If Mumford & Sons' mantra while recording Babel happened to be "if it ain't broke, don't fix it," who could blame them? Their debut album Sigh No More garnered them a Best New Artist nomination and a nod for Record Of The Year for their first Top 30 hit "The Cave." For Babel, the band — comprising multi-instrumentalists Ted Dwane, Ben Lovett, Winston Marshall, and Marcus Mumford — reteamed with GRAMMY-winning producer Markus Dravs, who produced Sigh No More and previously scored an Album Of The Year GRAMMY as co-producer for Arcade Fire's The Suburbs. The folksy sound of their debut carried over onto Babel, especially on the album's breakthrough hits "I Will Wait" and "Lover Of The Light." With their double bass, banjo, mandolin, and resonator guitar, the quartet spun a spirited and soulful tale, earning their first No. 1 album, among other accolades.
2013 ALBUM OF THE YEAR
Random Access Memories
French duo Daft Punk (Thomas Bangalter and Guy-Manuel de Homem-Christo) came onto the house music scene with their 1997 debut, Homework. At the 56th GRAMMY Awards, however, the pair took their star status to the next level when they collected four awards for Random Access Memories, including Best Dance/Electronica Album and Record Of The Year for "Get Lucky" (with Pharrell Williams on vocals and Nile Rodgers on guitar). The enigmatic robots went all out on Random Access Memories, tapping not only Williams and Rodgers, but disco legend Giorgio Moroder ("Giorgio By Moroder") and songwriter Paul Williams ("Touch" and "Beyond"). The album features extensive live instrumentation, including Rodgers' funky guitar ("Lose Yourself To Dance") and beats created with drumsticks instead of loops ("Contact"), warming up the album's electronic backbone.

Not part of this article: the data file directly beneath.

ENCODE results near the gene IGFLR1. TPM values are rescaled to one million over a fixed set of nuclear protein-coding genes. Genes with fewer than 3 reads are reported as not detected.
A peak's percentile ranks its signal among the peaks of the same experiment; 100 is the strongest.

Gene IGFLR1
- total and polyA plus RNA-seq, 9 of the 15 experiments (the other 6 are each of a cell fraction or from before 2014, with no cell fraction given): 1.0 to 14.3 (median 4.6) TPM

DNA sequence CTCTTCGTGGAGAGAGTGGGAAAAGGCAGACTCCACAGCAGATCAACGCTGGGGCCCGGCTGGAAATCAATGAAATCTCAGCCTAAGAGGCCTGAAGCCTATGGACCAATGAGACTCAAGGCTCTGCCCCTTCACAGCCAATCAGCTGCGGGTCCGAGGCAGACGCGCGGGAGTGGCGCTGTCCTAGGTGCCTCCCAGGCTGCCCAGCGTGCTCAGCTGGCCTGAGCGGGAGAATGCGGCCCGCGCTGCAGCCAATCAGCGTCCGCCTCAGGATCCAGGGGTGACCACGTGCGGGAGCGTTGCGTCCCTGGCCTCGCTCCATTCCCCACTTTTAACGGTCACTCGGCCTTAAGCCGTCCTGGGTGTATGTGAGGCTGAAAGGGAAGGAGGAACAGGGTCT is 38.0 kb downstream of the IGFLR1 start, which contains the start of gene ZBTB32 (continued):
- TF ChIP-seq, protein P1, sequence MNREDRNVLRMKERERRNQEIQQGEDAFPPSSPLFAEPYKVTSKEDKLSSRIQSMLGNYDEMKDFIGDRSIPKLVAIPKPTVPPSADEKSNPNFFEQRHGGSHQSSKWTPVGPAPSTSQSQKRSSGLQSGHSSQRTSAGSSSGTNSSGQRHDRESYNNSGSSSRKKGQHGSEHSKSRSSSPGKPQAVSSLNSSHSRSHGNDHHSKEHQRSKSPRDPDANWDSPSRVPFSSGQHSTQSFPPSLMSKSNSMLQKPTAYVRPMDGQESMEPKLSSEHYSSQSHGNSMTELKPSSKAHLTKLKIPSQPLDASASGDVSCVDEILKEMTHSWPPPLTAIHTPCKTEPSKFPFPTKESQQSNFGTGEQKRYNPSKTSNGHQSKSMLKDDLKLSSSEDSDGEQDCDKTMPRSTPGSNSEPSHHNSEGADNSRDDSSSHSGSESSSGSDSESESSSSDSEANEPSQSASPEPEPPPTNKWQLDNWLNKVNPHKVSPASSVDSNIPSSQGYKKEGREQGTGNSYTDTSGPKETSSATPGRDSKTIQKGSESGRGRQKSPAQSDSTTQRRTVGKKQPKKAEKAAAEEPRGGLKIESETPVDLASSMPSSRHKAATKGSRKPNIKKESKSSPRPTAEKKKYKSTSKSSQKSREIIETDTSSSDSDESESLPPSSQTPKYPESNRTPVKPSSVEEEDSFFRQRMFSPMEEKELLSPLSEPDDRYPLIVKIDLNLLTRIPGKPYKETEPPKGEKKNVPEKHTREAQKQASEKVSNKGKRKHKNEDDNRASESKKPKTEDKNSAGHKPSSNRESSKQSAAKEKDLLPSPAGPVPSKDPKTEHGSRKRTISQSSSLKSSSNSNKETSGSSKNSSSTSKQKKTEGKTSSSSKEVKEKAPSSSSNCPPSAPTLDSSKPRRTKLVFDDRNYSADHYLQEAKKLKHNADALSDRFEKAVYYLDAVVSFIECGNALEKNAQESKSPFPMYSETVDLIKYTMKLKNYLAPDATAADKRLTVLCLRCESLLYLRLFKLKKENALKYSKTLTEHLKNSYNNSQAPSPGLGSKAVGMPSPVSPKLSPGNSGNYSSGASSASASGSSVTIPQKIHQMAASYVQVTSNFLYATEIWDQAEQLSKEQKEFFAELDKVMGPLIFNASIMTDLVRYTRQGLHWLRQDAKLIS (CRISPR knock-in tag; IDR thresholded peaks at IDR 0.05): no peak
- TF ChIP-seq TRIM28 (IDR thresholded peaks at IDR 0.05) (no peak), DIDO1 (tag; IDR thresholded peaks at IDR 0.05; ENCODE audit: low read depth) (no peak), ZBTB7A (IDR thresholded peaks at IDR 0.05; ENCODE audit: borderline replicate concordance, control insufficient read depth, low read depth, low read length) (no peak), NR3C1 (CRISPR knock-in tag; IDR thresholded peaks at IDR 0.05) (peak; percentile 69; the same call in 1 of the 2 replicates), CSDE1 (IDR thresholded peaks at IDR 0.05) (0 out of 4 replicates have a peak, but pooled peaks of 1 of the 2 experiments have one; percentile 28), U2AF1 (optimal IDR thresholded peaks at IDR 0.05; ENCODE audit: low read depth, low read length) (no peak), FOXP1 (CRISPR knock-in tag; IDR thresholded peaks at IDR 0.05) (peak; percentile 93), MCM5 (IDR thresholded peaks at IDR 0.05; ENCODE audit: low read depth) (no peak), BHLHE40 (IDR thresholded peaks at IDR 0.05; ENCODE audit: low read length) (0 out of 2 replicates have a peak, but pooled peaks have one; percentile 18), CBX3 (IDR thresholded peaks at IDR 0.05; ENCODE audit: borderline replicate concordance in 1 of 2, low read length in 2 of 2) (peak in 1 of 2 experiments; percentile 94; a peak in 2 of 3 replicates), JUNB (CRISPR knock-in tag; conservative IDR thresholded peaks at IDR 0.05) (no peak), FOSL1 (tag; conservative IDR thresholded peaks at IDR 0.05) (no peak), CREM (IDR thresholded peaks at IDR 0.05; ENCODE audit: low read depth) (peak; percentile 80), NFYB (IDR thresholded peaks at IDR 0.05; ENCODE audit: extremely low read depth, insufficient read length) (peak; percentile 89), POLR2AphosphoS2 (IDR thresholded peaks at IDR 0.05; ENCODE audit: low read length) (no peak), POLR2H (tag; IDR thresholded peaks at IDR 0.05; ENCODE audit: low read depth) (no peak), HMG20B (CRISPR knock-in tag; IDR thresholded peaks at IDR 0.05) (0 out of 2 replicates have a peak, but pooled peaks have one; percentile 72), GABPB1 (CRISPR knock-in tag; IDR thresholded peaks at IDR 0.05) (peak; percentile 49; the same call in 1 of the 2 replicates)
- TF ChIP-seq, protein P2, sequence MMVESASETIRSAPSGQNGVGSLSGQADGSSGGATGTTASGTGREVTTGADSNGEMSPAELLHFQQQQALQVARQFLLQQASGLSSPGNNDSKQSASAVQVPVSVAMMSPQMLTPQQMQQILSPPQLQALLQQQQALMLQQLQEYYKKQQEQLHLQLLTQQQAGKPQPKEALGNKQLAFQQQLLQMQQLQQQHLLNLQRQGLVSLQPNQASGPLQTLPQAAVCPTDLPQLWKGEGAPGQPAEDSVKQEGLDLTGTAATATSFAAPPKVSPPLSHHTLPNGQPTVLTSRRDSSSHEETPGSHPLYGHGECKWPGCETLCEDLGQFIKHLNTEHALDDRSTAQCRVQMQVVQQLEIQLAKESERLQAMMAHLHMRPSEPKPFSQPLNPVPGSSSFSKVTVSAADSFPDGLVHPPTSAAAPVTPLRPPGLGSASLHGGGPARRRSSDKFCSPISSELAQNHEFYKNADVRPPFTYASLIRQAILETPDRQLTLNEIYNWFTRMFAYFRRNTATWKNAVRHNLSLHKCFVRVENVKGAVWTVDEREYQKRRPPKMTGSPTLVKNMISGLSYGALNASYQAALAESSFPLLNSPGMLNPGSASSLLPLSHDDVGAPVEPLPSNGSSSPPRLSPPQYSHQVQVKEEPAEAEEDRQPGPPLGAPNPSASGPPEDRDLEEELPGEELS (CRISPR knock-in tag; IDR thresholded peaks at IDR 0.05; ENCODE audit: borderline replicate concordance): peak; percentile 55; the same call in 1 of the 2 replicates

2014 ALBUM OF THE YEAR
Morning Phase came as a delayed follow-up to Beck's 2002 heartbreak-inspired Sea Change. The album is an acoustic tour de force of melancholy, perhaps inspired by the severe back injury Beck suffered in 2005. Beck's poetry and folk-rock mastery reach from "Morning" ("Looked up this morning, saw the roses full of thorns") to "Heart Is A Drum" ("Why does it hurt this way, to come so far to find they've closed the gates"). The album earned four 57th GRAMMY nominations, including Best Rock Song and Best Rock Performance for the ode to loneliness, "Blue Moon," and won for Best Rock Album. Beck's triumph wasn't without a little controversy: Kanye West jokingly stormed the stage before Beck's acceptance speech. The amiable Beck took it in stride, inviting West to come back and "help" before finishing his thank yous.
2015 ALBUM OF THE YEAR
Despite being born in 1989, 2015 was a very good year for Taylor Swift. Released in late 2014, Swift's fifth studio album, 1989, saw the singer/songwriter release an all-pop collection co-produced with GRAMMY winner Max Martin. The album yielded two No. 1 singles, "Shake It Off" and "Blank Space" — the latter her witty response to the media's obsession with her love life — and peaked at No. 1 in more than 10 countries. Inarguably a successful crossover to pop, 1989 garnered seven 58th GRAMMY nominations. At the end of the night, Swift took home three statues, including Best Music Video for her star-studded "Bad Blood" video in collaboration with fellow GRAMMY winner Kendrick Lamar. Notably, Swift's win earned her the distinction of being the first female solo artist to win Album Of The Year twice, an achievement Swift punctuated in her acceptance speech.